The nuns who supervised recess at St. Paul’s St. Francis grade school on West Seventh Street were the first to see it, 47 years ago.
When the third-graders stormed the playground for the daily kick ball game, one player stood out as the take-charge kid. There was Dennis Denning, age 9 going on 25, advising his teammates where to go and what to do. Always looking to give his team its best chance to win, he preached nonstop chatter, nonstop hustle and teamwork.
A Minnesota treasure, Denning starts his 25th season as a head baseball coach in 2002. Now in his fifth decade affiliated with baseball, he’s still telling young people where to go and what to do. Still offering tips for success. Still giving his players their best chance to win.
"Dennis is the best there is at any level that I’ve ever seen,’’ said St. Thomas athletic director Steve Fritz, who hired him away from Cretin-Derham Hall’s renowned high school program nearly eight years ago. "He understands his players and understands the game. We knew we were getting someone special when we hired him, but even I didn’t think he could do what he’s done so soon."
Since Denning traded his white and purple Cretin-Derham Hall cap for the gray and purple cap of St. Thomas in July 1994, the Tommie baseball program has soared to amazing heights. With six consecutive NCAA Division III playoff berths and NCAA runner-up finishes in 1999 and 2000, Denning and his players put St. Thomas baseball on the map. By earning a seventh NCAA playoff berth and winning the national championship last May, Denning put St. Thomas on the marquee:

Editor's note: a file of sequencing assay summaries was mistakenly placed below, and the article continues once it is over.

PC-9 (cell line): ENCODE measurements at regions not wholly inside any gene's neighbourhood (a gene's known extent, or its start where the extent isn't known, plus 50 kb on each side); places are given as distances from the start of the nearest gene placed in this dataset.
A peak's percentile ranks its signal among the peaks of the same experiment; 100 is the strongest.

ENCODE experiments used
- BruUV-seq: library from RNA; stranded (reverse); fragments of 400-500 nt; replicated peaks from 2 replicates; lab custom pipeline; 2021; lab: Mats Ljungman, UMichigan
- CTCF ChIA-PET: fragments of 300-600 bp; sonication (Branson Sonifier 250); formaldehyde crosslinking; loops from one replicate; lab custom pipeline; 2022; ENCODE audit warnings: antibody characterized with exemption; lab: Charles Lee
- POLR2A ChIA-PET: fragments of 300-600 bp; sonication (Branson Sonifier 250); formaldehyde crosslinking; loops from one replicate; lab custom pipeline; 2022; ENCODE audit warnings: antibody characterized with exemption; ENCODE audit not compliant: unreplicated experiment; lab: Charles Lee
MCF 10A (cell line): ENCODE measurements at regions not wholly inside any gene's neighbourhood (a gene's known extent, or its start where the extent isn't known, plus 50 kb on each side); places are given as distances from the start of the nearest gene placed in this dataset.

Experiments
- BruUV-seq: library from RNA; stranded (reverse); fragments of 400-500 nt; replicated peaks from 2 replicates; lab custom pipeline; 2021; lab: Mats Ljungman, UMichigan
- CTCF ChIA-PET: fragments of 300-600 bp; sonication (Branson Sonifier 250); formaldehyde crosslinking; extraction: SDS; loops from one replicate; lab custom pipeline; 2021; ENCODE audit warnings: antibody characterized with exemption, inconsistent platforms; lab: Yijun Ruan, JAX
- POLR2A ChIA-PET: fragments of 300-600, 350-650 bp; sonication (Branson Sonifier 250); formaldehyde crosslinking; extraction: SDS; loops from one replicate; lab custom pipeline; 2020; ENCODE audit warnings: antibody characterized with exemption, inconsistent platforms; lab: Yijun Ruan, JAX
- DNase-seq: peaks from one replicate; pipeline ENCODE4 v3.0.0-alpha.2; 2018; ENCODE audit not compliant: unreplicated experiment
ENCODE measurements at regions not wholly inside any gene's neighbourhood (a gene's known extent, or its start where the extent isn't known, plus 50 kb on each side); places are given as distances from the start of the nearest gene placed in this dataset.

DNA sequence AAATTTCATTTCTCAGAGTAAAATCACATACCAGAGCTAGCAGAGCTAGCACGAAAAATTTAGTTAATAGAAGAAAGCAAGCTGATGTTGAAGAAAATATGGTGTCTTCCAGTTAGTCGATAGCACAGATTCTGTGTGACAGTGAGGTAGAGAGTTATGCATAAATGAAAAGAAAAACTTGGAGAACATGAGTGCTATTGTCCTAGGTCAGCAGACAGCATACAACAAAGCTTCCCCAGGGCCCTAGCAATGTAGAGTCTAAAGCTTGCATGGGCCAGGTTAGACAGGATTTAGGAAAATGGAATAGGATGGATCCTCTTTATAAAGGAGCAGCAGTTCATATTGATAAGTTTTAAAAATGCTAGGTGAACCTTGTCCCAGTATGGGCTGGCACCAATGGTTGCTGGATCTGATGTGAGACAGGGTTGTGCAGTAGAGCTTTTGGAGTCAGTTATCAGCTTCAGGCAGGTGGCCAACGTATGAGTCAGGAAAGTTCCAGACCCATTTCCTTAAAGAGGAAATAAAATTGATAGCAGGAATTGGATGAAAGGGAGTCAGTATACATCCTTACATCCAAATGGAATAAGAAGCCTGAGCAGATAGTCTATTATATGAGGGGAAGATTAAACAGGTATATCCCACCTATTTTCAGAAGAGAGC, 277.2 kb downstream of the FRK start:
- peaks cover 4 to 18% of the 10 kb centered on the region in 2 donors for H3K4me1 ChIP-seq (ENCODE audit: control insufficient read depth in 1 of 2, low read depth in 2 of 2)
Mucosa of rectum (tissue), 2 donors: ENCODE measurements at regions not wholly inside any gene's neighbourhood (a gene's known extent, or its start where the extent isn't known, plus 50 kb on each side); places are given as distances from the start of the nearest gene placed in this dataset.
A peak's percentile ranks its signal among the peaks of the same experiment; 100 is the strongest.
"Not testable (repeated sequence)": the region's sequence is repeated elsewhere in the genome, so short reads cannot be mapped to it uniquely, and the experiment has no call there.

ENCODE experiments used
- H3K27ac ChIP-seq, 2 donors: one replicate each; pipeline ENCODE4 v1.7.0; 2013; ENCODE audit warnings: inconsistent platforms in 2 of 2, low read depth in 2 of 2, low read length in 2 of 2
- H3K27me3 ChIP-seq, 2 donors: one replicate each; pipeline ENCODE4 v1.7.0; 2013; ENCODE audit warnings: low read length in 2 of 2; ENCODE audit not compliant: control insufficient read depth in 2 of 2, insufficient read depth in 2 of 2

• The Tommies’ 8-4 victory over Marietta (Ohio) in last May’s NCAA title game let them cap an amazing 10-2 run through the rugged postseason schedule and gain bragging rights over 349 other Division III teams.
• St. Thomas, the lone MIAC team ever to play in the college baseball World Series, also became just the second Minnesota university or college to win a national baseball crown, joining the Minnesota Gophers, who last accomplished the feat in 1965.
• Denning was chosen National Coach of the Year in NCAA Division III.
• A St. Thomas championship banner is hanging in the NCAA’s Hall of Champions in Indianapolis.
Tommies in Cooperstown
There soon will be a Tommie hat, jersey and team photo on display in the Baseball Hall of Fame in Cooperstown to recognize the 2001 championship.
Few upper Midwest teams experience national success in baseball — especially Division III teams with modest facilities and no athletic scholarships. Yet in seven seasons at St. Thomas, Denning’s teams have won 79 percent of their games (85 percent in conference play) — the third-best record in Division III in that span — with MIAC regular-season or postseason championships in each of the last six seasons. They’ve swept 50 MIAC doubleheaders. They’ve posted a New York Yankee-like postseason record of 31-9 since 1998.
The late Mike Augustin, longtime sportswriter at the St. Paul Pioneer Press, was among Denning’s many admirers. "Augie" saw enough of Denning’s baseball savvy in 17 seasons at Cretin to make these predictions upon his 1994 hiring at St. Thomas: Denning would have the Tommies in the College World Series within five years, and he would lead St. Thomas to a national championship.
From his perch in heaven, Augie watched Denning’s fifth Tommie team make MIAC history by reaching the College World Series, then last May saw part two of his prophecy come to pass.